Business-like, isn't he?



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ISSUE 509: The high-tech office- July 27 1999


The best business Web sites
know that less is more

In lots of ways, the computer industry has done a good job of giving customers more -- faster processors, bigger hard drives and the like, all while dropping prices. Meanwhile, Internet sites offer us more and more -- extra graphics, background music, animations, 3D walk-abouts -- the list goes on and on.

But if your business is up on the Web, promoting itself, offering information or product support or selling, maybe you need to be thinking about having less instead.

Despite the general trend towards getting more and despite mass-market high-speed Internet access from the cable and phone companies, most users still connect to the Net with slow, old technology -- modems and phone lines. That means if your company's Web site is high on the gee-whiz factor, it's going to take longer to appear on screen.

And that can cost your business money. A report released in June by U.S.-based Zona Research reported that slow download times at online shopping sites could be resulting in as much as $6 billion in lost sales. They suggested that potential customers were prepared to wait for up to eight seconds or so for a Web page to appear. But about one-third of the shoppers polled said they'd give up, frustrated by slow-to-appear pages.

And since many visitors probably got to your company's site from a page of search engine results, a simple click on their browser's Back button will return them to the search results -- and one more click will send them straight to your competitors.

So keeping it simple isn't just an aesthetic judgment; it's worth money. Do some simple experiments.

Try to access your company's Web site, not over the network at work, but over a 28.8 or 33.6 kbs modem. How long does it take for the main page to appear? How simple is it for someone who isn't a company employee to find something from that main page?

Set your computer to a lowest common denominator 640x480 screen resolution, with 256 colours. How does your site look now? Do you have to scroll side to side in order to read a whole page?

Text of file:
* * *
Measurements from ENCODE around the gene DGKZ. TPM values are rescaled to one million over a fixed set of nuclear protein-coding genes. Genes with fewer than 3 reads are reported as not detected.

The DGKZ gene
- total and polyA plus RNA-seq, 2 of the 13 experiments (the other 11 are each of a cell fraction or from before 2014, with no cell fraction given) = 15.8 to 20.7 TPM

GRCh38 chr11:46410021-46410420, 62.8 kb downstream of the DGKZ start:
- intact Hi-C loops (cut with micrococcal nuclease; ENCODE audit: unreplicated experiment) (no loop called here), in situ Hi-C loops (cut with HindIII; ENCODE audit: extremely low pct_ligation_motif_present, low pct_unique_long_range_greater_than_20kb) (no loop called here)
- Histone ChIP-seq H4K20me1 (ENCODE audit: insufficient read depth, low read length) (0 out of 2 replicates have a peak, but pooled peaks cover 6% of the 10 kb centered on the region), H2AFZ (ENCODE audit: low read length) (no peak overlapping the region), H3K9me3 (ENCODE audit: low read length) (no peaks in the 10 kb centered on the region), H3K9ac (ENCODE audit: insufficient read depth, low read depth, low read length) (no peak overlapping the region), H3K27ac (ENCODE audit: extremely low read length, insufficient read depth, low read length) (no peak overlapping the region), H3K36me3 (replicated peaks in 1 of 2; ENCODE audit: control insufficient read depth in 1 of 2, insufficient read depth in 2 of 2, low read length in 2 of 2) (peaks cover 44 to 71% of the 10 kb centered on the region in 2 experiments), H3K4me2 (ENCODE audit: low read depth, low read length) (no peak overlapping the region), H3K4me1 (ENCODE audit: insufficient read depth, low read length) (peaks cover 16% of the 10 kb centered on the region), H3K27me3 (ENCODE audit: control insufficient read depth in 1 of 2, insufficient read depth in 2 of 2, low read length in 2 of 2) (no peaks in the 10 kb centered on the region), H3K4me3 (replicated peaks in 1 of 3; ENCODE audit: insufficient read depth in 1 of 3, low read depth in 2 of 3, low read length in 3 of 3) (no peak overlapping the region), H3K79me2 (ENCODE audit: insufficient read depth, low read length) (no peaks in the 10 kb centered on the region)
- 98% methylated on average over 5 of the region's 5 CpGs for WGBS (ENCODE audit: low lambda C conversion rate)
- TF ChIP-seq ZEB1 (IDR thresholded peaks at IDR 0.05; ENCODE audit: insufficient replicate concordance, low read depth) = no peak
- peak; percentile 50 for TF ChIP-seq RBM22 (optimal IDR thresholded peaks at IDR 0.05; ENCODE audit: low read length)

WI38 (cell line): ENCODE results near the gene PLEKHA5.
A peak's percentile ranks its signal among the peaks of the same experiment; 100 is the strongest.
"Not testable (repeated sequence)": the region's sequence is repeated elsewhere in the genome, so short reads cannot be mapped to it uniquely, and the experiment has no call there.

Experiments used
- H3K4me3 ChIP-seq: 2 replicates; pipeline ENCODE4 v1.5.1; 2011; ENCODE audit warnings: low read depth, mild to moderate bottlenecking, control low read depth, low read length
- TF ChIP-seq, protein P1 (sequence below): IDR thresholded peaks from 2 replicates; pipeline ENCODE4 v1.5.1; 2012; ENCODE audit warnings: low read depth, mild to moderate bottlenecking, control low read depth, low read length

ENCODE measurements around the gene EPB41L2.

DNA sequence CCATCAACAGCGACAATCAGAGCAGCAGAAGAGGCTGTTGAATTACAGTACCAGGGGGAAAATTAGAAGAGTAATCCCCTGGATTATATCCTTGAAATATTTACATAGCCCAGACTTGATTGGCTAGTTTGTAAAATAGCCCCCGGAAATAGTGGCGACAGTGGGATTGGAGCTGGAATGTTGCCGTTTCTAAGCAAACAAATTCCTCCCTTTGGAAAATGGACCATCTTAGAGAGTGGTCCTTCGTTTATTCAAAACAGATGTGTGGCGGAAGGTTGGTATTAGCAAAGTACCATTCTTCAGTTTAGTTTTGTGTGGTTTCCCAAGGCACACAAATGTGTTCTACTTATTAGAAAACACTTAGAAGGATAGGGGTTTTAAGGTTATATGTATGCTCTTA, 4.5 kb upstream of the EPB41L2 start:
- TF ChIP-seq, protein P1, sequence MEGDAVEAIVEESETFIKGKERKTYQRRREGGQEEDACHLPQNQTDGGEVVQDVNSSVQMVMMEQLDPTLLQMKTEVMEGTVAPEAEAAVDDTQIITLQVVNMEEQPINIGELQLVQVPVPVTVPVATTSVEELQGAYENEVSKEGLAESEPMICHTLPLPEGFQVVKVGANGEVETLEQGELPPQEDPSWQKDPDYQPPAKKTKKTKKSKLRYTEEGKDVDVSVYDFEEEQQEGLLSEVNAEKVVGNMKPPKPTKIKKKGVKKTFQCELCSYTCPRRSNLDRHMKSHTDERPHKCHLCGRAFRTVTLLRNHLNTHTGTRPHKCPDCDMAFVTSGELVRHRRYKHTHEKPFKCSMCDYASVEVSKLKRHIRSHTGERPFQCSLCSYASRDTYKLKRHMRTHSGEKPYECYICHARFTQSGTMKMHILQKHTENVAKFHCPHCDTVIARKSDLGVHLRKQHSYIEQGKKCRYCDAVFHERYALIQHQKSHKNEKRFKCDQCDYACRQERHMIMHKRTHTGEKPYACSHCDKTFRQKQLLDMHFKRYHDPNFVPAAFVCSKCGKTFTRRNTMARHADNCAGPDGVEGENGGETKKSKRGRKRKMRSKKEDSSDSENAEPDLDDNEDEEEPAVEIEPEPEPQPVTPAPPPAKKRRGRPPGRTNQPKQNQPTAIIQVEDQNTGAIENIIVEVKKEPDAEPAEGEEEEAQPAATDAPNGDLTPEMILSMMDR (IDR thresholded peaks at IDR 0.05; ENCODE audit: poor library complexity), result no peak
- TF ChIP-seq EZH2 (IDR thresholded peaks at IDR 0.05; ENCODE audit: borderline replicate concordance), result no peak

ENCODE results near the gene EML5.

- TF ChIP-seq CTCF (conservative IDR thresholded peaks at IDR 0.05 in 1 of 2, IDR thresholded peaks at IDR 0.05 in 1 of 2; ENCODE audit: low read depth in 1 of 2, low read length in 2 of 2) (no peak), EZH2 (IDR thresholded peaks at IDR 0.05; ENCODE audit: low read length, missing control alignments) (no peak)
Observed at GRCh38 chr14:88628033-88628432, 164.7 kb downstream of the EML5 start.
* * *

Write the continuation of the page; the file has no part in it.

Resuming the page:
BIV columnist Tod Maffin has been visiting the Web sites of local businesses, and writing about how they stack up. How well would your company's site do?

Last fall, another Zona Research survey revealed that businesses aren't making it easy to buy online. That survey, taken among a group of longtime Internet users, reported that nearly one-third of the respondents found it "somewhat or extremely difficult" to locate specific products on the Net, while 62 per cent had given up looking for a specific product at least once in the past two months, turning instead to traditional catalogues or "real" stores.

And these were sophisticated Web-surfers! The report suggested that the frustrations of average Net-users was "much higher."

For several years, Sun Micro-
's Jakob Nielsen has called for increased Web usability. In 1996, he published a popular list of what he considered the top 10 mistakes in Web design.

He said that most of the mistakes are still made today and not just in a 14-year-old kid's home-brewed site -- but in many Web sites posted at great expense by big corporations. Among Nielsen's recommendations:

* Avoid the bleeding edge. Fancy effects that require downloading a special plug-in turn off users. A single JavaScript error can send a user straight to that Back button. And with millions of potential customers still running older versions of the Netscape or Microsoft Web browser, business sites should be wary of embracing the latest technologies.

* Scrolling text and looping animations equal advertisements. And most users have learned to mentally tune out Web ads. Nielsen especially urges that these be avoided for vital content and navigation elements.

* Non-standard link colours just confuse users.

* Outdated information is "a sure way to lose credi-
bility." Posting a Web site
is the beginning of a long-term relationship. It's vital to keep
it up to date.

* Slow download times will remain a problem for the near to medium-term. Nielsen suggests it will take at least until 2003 for high-end users to achieve acceptable Web response times, and until 2008 for such speeds to become more general.

Until then, if your business wants its Web site to work, it needs to remember that this is an instance where less really is more. *

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Alan Zisman is a Vancouver educator, writer, and computer specialist. He can be reached at E-mail Alan